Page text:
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Who’s the biggest offensive bust in Ravens history?

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With the year that Breshad Perriman is having, is he the biggest bust in Baltimore Ravens history?

Baltimore Ravens v Tennessee Titans Photo by Michael Reaves/Getty Images

While listening to 105.7 The Fan the other day in my car, I heard an interesting question from one of the hosts: “Who is the biggest bust in Baltimore Ravens history?” Instead of thinking of the overarching question of the biggest bust on both sides of the football, I thought of the biggest offensive bust.

Some may bring up Breshad Perriman, who has had a disappointing start to his NFL career. Now in his third season, Perriman has played in 24 games, missing his entire rookie season. He has also missed ample time during mini-camps and all three preseasons with two different knee injuries.

In those aforementioned 24 games, Perriman has only made three starts. He had 33 receptions in 2016 for 499 yards and three touchdowns, catching 50 percent of his passes. This year has been horrific for the young receiver, catching just seven passes for 54 yards and no touchdowns. He’s just caught 25.9 percent of his passes.

Before labeling Perriman as the biggest bust in Baltimore history, one has to start the conversation with the granddaddy of all Ravens busts, Travis Taylor. Taylor was a highly touted wide receiver from the University of Florida. While with the Gators, Taylor posted 72 catches for 1150 yards and 15 touchdowns in 27 games. Due to his speed, Baltimore took him in the first round (tenth overall) in the 2000 NFL Draft.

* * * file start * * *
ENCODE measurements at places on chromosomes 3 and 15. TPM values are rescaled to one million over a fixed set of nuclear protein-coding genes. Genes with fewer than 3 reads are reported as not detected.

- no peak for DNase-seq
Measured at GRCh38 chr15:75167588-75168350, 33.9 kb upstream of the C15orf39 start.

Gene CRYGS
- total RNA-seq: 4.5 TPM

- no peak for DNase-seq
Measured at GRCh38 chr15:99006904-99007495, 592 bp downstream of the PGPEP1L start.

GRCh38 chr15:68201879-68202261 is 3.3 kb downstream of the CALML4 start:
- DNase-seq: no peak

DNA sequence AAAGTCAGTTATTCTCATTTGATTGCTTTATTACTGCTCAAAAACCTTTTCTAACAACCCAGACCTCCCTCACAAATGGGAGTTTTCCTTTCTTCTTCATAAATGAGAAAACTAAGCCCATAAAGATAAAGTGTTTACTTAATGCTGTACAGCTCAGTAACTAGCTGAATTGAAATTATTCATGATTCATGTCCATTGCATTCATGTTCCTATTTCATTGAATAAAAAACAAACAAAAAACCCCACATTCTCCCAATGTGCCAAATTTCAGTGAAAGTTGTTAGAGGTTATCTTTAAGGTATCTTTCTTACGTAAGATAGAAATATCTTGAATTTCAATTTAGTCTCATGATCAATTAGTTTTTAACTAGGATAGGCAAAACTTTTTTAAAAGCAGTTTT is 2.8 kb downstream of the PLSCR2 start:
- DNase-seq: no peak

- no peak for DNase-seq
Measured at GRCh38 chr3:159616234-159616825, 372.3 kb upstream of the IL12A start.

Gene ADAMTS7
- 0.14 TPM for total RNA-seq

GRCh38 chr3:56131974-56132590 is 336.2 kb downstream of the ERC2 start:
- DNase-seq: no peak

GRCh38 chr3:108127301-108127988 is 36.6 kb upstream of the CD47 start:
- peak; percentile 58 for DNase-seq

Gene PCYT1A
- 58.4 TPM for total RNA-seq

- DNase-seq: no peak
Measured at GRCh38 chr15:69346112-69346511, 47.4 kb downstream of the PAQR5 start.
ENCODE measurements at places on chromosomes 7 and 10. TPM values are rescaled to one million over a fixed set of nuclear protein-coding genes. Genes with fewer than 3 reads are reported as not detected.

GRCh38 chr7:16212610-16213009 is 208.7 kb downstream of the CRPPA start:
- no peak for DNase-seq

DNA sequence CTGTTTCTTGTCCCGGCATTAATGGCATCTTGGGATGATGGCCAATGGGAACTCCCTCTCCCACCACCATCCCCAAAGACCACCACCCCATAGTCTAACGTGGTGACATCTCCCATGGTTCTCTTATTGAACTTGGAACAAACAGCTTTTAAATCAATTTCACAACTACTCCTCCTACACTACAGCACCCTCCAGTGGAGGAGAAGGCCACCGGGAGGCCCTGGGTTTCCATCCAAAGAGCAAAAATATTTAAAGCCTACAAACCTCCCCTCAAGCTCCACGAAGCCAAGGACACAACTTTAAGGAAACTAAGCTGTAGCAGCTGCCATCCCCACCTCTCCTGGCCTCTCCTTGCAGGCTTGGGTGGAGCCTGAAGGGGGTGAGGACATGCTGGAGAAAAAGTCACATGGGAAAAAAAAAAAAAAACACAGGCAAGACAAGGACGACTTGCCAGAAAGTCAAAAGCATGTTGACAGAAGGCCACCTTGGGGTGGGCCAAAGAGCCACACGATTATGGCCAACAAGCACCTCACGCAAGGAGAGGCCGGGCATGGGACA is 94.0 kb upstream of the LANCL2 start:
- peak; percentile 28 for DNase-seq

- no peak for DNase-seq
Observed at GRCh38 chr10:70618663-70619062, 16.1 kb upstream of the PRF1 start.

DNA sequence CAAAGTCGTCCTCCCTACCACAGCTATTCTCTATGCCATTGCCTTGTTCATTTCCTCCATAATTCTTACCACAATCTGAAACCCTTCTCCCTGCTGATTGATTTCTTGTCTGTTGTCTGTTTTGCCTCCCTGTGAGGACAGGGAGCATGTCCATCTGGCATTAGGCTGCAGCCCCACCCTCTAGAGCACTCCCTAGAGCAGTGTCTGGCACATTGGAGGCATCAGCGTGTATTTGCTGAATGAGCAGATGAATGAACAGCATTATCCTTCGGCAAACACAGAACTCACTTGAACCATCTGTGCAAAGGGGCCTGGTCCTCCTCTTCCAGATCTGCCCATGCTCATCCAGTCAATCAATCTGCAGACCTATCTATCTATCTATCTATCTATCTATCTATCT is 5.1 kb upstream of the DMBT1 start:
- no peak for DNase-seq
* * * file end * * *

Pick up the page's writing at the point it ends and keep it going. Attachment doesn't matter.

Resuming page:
Baltimore was absolutely convinced of his ability and they were mistaken, bamboozled and hoodwinked. Taylor played six seasons with Baltimore, totaling 204 receptions for 2758 yards and 15 touchdowns. When averaging the stats out, it’s 41 receptions for 552 and three touchdowns a season. Not exactly what one should expect from a tenth overall pick.

Another player that is widely talked about as the biggest Ravens bust in history is quarterback Kyle Boller. Boller was prolific passer at Cal, amassing 7980 passing yards, 64 touchdowns and 48 interceptions. Baltimore seemed to glaze over the fact that Boller only completed 47.8 percent of his passes with the Golden Bears and that would carry over to the NFL.

In five seasons with the Ravens, Boller struggled mightily, having a touchdown-to-interception ration of 45-44. He completed just 56.9 percent of his passes for 7846 yards. His passer rating during that time: 71.9. Horrendous isn’t the word for Boller’s play in Baltimore.

When push comes to shove, it’s easy to say that Baltimore has had bad luck at drafting wide receivers because it’s true. Torrey Smith is the only receiver that Baltimore has drafted, that had a good amount of success with the team. You could say that Taylor was the worse pick that the Ravens made to date, but he didn’t set the team back for years.

Boller on the other hand, set the Ravens back for five seasons. He was up and down at the position where a steady hand and surgical precision is needed. Boller was the exact opposite of precise. He consistently tripped over his own feet and was the culmination of the ineptitude at the quarterback position for the Ravens.

During the time that Boller played for Baltimore, the Ravens made the playoffs twice. The second time, he didn’t play for the majority of the season because Steve McNair was Baltimore’s starter. In his rookie season, Baltimore swapped him constantly with Anthony Wright. He passed for 1260 yards, seven touchdowns and nine interceptions in 11 games played. Ouch.

With that being said, it’s very easy to pick the worst offensive draft pick for Baltimore. Boller is your guy.